How to remove thinset from subfloor

Perhaps the most fun part of home renovation is the demolition. If you watch any home reno show, you’ll find that the people beginning the projects get downright giddy about demo. A popular, fairly inexpensive change that many DIYers and professionals tackle is removing old tile flooring to replace it with new flooring. The problem that remains behind is most often a layer of thinset on the plywood subfloor.

With a few tricks, you’ll find that removing this hard thinset is not as difficult as it may seem. Either way, you’ll need patience and the appropriate tools to get the job done. Trying to do it your way to save time or money will not work in this case and will just cost you more in the end.

How to remove thinset from subfloor

Before looking at the best ways and alternatives to removing thinset, let’s take a look at how best to remove tile from the subfloor. We’ll discuss what thinset is, which tools work best to remove thinset, and whether it is necessary.


What Is Thinset?

Thinset is the mortar that is used to attach the back of the tile to the subfloor. This is made from water, sand, cement, and other adhesives to make a paste. The main difference between mortar and thinset is that traditional mortar has lime in it. When contractors install tile, they put down a layer of mortar on the subfloor for a cushion. The tile trowel has notched edges on it so that the installer can make neat rows of mortar in the ground.

Thinset on tile

When they “back butter” the tile before laying it down, they run the ridges in the opposite direction to make a crosshatch pattern. This ensures a very strong bond between the subfloor and the tile.

Removing Tile

Because installers back butter the tiles, this strong bond makes it much more difficult to get up old tile. If you ever go at tile with little more than a screwdriver and it pops off in one whole piece, you’ll know that it was never back buttered (properly installed).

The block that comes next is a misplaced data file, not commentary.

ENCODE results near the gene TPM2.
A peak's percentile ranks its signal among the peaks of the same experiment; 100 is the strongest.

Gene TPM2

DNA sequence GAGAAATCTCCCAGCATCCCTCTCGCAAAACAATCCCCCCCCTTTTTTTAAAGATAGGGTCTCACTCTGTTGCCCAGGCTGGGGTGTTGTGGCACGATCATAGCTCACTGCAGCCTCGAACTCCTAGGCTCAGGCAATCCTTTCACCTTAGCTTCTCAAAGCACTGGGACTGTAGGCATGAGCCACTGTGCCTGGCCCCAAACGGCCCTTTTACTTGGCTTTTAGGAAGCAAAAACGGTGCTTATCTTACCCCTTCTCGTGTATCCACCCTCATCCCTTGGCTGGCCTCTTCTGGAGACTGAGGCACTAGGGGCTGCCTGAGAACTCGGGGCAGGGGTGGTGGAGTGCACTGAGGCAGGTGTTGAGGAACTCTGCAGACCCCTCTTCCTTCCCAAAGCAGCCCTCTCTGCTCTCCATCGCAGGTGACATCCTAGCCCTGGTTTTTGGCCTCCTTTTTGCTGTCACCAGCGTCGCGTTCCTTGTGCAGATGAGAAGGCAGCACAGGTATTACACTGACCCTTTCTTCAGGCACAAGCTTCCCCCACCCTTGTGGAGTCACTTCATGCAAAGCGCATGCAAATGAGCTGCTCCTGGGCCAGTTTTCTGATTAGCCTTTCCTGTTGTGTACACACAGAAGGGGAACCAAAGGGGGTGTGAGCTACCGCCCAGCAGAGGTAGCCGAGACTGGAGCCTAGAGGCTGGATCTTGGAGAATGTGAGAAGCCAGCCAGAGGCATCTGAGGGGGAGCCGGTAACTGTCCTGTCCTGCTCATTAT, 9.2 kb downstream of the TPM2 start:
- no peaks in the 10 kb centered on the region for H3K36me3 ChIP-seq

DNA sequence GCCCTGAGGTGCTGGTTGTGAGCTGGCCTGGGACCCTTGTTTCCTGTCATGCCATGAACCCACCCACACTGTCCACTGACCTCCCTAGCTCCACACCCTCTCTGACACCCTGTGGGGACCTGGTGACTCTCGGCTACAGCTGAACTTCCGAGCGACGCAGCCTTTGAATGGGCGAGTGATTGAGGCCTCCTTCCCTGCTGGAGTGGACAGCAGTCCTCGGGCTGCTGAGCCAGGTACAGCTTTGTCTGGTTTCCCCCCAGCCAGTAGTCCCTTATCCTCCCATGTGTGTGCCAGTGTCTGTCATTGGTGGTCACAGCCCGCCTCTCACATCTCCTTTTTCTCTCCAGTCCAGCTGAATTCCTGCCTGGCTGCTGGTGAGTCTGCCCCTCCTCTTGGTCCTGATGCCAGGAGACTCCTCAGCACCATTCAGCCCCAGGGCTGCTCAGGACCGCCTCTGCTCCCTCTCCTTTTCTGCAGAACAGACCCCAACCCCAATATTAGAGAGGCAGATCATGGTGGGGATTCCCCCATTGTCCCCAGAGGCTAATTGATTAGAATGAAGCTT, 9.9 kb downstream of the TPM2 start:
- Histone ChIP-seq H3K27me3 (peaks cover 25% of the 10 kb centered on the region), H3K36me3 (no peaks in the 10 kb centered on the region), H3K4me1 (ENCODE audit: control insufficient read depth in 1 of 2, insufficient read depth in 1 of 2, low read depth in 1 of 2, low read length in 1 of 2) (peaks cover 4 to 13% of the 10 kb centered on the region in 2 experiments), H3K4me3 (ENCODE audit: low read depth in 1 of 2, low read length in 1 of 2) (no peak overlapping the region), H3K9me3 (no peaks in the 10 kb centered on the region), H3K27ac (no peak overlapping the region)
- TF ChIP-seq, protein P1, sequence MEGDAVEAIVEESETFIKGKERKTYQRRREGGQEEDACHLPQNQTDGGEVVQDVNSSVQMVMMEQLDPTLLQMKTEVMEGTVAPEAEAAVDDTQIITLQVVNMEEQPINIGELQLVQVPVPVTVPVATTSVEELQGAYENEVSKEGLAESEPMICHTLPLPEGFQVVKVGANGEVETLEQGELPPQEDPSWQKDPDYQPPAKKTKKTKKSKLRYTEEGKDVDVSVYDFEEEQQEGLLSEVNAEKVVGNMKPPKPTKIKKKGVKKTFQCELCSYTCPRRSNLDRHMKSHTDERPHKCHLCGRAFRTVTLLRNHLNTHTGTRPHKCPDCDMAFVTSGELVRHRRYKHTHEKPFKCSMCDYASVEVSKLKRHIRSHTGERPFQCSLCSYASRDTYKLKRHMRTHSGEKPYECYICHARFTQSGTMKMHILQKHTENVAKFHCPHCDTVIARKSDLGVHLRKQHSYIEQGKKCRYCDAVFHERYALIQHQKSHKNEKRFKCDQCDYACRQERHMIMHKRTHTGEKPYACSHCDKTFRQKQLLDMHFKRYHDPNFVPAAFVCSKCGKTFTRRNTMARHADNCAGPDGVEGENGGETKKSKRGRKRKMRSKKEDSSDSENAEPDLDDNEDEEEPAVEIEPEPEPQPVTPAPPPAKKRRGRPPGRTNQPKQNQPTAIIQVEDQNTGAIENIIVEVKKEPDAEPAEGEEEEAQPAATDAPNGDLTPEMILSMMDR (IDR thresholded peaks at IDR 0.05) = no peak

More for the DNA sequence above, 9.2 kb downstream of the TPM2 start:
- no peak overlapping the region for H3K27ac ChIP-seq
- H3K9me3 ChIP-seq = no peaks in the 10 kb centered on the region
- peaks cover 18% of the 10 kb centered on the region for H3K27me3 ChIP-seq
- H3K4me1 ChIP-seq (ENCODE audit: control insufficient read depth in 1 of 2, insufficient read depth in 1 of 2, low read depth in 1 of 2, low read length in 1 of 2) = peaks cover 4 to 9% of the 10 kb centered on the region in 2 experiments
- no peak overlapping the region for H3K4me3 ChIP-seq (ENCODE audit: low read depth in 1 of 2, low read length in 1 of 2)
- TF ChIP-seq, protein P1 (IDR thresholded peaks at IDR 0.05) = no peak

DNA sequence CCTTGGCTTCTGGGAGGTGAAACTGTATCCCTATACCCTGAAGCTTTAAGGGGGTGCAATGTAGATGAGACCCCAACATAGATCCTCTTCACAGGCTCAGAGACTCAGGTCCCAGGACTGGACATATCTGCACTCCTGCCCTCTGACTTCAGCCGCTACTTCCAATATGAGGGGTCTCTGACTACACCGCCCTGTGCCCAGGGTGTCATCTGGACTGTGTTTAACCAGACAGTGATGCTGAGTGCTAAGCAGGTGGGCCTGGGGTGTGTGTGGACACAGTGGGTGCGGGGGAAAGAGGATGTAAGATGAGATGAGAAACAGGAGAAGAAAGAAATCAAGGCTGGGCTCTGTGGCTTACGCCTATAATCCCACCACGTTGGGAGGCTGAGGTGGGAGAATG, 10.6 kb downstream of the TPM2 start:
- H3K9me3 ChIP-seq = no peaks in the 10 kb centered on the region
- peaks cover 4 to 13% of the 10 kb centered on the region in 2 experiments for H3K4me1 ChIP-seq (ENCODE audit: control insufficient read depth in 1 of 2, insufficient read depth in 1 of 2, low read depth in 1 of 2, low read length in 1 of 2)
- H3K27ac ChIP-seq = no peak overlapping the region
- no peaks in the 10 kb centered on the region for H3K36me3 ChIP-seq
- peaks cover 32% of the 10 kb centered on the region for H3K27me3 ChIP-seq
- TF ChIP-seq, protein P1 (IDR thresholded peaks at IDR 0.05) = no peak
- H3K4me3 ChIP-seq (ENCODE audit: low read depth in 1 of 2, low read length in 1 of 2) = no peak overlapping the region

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There are two good ways to remove tile: slow or fast. Many people believe that if they use a chisel and hammer to slowly remove each tile, the thinset will come up with it and make for a much easier cleanup. You may find this works, but it takes an insane amount of time to do that, and you still aren’t guaranteed that the thinset will come up with the tiles.

The other option is demolition. Using a hammer, sledgehammer, or an electric hammer drill with a chisel attachment, attack the tile like it called your mother bad names. This will damage the tile, causing it to crack and fly up from the mortar attaching it to the subfloor.

Many DIYers attempt the former method only to realize that they don’t have a decade to complete the renovation. They then turn to the smash method. You’ll need to clean up all the tile shards (be very careful as these can be sharp), but you’ll see the checkered-looking thinset left behind. Now, it’s time to tackle that.

Is Removing Thinset Necessary?

Is removing thinset really necessary if you want to lay more mortar down for new tiles? Unfortunately, it is a necessary evil in home renovation. If you attempt to lay new tile over old thinset, the tiles will not adhere properly, and your floor will likely be funhouse crooked.

The only time you can lay tile on old thinset is if it has been ground down to a completely even and smooth finish. You may find it easier to just remove it though.

You can always replace the subfloor. Plywood is pretty inexpensive and easy to replace with the proper know-how. This is not always in the budget or the realm of possibilities though, so you must know the best methods for removing the thinset from plywood subfloors. There are also concrete subfloors, and you should know which method works best for each.